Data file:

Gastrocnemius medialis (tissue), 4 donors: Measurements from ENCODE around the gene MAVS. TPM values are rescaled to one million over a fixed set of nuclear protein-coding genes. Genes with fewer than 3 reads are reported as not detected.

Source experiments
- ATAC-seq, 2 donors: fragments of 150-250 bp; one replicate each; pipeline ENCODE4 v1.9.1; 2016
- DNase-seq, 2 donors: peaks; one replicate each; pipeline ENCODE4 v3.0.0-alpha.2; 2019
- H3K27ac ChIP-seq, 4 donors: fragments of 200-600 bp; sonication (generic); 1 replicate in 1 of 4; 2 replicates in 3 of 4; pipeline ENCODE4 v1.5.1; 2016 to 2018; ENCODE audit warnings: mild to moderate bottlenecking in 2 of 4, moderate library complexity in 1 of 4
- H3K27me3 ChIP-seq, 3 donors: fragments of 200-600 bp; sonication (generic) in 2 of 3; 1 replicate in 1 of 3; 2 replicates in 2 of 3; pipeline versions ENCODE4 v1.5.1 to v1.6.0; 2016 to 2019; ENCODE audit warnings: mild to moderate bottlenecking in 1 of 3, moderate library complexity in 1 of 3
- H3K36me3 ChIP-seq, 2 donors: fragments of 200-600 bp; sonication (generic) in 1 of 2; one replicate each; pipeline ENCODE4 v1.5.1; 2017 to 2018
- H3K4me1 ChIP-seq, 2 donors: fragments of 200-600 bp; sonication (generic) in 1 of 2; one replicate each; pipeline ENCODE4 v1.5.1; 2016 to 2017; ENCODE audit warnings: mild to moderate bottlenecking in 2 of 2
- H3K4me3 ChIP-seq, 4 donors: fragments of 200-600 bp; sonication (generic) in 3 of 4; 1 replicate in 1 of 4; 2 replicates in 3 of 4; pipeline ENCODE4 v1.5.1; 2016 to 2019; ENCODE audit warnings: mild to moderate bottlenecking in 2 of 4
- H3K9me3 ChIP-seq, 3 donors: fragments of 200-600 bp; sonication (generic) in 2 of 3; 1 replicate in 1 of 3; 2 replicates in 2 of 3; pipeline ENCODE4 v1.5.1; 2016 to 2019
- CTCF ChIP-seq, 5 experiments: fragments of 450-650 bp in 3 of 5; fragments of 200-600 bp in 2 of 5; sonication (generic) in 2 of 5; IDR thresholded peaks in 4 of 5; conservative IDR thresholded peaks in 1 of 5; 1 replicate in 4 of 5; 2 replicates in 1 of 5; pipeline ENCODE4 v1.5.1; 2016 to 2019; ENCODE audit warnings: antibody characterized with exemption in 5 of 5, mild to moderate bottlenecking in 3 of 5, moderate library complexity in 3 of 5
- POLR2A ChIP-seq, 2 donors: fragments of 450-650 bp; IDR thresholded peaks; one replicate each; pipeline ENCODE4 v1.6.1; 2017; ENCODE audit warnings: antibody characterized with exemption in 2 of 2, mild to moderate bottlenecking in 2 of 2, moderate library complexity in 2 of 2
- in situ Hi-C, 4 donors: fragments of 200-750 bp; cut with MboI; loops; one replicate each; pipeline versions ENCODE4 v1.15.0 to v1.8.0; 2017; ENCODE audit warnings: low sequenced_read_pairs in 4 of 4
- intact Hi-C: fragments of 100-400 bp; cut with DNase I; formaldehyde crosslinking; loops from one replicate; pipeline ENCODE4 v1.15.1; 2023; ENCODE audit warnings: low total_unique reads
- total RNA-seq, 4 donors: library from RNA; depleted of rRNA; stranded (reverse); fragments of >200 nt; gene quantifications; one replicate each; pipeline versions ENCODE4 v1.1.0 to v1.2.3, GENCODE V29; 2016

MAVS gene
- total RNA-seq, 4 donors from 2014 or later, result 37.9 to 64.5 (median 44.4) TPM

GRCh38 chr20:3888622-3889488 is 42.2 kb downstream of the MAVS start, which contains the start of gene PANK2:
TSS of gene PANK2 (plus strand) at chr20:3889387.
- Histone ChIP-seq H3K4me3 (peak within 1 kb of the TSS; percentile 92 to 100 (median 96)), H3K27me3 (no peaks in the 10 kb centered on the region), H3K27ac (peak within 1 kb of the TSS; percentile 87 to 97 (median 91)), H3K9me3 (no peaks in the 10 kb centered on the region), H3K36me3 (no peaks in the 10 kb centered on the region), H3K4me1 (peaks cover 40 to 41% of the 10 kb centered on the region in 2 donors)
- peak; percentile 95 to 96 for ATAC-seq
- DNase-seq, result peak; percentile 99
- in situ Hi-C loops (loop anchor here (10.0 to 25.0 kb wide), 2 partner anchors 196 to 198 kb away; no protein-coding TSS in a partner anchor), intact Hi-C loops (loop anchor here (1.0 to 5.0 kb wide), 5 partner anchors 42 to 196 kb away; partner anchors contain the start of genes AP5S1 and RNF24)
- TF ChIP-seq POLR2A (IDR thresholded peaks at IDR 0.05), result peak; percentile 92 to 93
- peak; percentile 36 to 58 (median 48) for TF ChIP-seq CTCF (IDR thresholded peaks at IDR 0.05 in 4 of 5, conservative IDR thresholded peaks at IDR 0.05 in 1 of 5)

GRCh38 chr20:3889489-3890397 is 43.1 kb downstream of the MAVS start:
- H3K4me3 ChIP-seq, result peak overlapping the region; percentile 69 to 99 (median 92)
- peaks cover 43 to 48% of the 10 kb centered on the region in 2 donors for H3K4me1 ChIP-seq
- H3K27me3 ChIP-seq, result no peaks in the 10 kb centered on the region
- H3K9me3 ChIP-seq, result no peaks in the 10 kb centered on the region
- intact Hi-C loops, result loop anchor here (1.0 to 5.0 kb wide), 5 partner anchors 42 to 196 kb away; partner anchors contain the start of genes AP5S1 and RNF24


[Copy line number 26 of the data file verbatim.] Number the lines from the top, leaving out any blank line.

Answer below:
GRCh38 chr20:3889489-3890397 is 43.1 kb downstream of the MAVS start: